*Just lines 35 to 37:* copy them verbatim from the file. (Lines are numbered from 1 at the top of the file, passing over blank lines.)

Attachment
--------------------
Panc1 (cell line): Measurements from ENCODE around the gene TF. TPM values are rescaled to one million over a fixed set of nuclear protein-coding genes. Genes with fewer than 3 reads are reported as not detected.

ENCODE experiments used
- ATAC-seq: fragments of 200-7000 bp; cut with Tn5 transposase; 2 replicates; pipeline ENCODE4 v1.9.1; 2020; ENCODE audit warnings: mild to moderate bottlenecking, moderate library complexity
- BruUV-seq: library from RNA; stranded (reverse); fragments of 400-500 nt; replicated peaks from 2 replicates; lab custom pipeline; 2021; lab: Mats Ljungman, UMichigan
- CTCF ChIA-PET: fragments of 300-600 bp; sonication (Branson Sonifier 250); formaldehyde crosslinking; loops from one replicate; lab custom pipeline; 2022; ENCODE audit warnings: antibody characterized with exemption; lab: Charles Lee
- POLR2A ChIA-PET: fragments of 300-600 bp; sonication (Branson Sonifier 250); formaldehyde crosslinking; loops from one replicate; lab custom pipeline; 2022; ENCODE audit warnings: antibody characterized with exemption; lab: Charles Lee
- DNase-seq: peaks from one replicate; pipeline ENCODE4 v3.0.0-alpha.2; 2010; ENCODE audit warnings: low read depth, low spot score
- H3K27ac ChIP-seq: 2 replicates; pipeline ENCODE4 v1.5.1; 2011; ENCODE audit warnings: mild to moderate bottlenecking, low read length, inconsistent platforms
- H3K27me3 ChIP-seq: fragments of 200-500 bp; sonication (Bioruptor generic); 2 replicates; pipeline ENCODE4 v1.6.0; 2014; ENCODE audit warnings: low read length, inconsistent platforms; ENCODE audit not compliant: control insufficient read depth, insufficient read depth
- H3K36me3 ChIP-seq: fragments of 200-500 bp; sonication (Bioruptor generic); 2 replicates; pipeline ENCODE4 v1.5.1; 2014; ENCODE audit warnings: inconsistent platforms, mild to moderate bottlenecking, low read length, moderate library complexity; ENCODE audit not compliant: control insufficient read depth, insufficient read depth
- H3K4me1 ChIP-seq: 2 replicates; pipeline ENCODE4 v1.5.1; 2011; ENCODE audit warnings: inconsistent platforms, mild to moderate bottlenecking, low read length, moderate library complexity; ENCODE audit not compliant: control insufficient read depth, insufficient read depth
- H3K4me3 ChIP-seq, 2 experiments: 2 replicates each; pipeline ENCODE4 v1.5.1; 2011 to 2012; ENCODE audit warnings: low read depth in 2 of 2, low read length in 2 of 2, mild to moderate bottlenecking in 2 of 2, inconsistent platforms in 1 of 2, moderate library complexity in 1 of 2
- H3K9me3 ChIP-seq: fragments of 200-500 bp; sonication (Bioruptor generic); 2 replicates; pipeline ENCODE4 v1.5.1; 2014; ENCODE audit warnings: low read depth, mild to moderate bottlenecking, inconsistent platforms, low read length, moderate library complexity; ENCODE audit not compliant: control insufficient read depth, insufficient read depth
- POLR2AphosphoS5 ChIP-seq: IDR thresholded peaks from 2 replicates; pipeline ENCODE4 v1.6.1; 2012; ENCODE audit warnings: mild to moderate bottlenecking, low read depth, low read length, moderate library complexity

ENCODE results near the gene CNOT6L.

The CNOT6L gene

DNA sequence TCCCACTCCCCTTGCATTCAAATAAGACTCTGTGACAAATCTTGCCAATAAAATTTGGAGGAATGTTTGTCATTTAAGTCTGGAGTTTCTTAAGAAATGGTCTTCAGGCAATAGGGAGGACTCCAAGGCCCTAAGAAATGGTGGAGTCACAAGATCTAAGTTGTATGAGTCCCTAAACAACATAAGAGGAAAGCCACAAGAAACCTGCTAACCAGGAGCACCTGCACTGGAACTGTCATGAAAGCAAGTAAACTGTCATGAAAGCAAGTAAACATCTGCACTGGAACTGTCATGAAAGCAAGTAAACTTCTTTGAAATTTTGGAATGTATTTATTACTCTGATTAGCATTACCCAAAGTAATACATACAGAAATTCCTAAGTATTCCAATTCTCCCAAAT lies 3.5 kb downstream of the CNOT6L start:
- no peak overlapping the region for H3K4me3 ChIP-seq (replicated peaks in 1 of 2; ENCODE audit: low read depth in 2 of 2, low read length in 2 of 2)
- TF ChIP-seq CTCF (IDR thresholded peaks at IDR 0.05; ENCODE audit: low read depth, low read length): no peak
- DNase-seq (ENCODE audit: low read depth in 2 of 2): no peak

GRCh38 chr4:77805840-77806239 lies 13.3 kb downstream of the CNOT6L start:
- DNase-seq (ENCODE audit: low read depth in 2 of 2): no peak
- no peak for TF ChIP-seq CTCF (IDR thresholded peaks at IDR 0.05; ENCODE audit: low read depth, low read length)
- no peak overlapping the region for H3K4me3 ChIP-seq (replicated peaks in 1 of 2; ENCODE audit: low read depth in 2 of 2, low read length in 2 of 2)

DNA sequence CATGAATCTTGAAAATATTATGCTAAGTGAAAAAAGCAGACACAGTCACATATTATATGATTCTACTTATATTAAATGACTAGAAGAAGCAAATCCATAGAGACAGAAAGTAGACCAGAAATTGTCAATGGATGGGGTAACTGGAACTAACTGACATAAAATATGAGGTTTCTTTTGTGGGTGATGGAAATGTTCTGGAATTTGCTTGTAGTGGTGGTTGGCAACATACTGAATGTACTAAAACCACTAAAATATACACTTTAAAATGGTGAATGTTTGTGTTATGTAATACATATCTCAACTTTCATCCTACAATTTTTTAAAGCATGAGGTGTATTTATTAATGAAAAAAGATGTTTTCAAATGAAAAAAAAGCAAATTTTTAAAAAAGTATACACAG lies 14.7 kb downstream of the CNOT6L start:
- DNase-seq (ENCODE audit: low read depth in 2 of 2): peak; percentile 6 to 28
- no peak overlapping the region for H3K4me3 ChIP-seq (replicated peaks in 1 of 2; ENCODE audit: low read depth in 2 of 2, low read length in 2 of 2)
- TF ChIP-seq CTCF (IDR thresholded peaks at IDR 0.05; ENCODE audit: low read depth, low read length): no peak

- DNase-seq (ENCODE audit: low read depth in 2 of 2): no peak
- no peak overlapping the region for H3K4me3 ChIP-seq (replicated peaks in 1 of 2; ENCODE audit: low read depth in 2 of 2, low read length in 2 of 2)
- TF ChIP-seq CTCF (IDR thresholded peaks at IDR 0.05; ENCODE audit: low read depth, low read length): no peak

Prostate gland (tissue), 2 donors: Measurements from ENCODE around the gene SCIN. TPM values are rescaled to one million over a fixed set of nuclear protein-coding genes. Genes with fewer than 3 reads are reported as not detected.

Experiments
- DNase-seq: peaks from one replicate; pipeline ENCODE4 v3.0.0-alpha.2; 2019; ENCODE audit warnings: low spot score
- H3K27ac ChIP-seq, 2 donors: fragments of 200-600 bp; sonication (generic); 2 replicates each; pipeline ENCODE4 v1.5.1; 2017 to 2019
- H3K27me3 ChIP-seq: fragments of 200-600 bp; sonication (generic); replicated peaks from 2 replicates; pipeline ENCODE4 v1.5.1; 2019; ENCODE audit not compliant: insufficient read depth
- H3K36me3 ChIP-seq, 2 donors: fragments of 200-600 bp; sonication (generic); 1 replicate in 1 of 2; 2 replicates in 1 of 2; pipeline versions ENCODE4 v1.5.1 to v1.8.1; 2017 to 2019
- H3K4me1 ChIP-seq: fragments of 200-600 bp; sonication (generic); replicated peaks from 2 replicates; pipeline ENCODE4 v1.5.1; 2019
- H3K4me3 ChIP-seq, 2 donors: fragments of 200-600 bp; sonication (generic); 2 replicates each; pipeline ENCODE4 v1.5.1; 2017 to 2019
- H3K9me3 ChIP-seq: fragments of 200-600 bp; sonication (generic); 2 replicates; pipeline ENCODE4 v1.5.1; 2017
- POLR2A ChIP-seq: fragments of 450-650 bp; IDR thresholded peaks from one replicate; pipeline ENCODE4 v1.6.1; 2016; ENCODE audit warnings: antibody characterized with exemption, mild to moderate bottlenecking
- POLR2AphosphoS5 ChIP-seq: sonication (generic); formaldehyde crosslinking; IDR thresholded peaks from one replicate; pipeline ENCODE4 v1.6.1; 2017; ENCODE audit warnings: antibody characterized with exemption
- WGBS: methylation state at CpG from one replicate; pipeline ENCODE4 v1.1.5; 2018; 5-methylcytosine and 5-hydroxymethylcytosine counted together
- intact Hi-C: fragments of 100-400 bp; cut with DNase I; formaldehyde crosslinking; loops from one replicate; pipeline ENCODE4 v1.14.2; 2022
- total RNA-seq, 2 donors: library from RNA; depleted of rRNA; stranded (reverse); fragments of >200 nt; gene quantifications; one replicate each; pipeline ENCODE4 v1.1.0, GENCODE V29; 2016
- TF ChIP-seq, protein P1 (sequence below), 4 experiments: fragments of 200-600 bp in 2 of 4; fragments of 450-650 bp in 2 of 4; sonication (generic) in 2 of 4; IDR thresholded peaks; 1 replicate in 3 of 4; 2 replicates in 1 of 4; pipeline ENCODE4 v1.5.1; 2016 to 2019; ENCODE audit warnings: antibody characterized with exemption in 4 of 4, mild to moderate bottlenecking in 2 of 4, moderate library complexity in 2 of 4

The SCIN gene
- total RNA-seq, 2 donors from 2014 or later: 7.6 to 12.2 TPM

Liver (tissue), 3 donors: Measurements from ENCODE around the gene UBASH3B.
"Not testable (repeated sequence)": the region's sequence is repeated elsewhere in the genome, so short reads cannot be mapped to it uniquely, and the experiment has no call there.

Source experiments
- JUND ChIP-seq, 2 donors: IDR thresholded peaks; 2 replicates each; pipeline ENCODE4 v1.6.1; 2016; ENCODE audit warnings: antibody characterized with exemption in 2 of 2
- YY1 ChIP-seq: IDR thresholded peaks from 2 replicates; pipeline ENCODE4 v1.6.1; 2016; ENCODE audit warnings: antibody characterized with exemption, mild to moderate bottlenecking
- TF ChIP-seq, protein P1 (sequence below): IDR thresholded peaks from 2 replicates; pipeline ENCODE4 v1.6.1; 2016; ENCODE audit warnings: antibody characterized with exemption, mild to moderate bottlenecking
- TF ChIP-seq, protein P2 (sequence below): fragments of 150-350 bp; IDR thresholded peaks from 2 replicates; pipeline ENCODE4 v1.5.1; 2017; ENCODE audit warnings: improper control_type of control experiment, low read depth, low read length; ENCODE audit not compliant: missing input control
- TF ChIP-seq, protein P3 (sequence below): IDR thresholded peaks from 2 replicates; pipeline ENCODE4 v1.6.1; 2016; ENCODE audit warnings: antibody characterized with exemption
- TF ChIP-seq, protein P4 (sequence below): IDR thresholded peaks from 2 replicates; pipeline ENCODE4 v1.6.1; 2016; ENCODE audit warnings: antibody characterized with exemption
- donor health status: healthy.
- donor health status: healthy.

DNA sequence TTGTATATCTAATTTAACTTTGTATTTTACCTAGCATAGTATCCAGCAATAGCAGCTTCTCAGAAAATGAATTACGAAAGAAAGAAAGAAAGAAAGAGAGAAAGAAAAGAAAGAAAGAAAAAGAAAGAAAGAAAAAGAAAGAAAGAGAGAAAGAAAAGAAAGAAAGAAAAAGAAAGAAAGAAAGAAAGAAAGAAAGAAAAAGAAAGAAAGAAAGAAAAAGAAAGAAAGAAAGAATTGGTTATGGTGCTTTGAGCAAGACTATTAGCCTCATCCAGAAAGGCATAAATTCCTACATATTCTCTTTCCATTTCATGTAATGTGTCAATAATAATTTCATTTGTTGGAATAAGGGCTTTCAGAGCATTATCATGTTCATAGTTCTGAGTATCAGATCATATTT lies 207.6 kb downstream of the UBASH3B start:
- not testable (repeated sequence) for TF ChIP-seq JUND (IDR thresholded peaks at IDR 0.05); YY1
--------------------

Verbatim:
- H3K27ac ChIP-seq, 2 donors: fragments of 200-600 bp; sonication (generic); 2 replicates each; pipeline ENCODE4 v1.5.1; 2017 to 2019
- H3K27me3 ChIP-seq: fragments of 200-600 bp; sonication (generic); replicated peaks from 2 replicates; pipeline ENCODE4 v1.5.1; 2019; ENCODE audit not compliant: insufficient read depth
- H3K36me3 ChIP-seq, 2 donors: fragments of 200-600 bp; sonication (generic); 1 replicate in 1 of 2; 2 replicates in 1 of 2; pipeline versions ENCODE4 v1.5.1 to v1.8.1; 2017 to 2019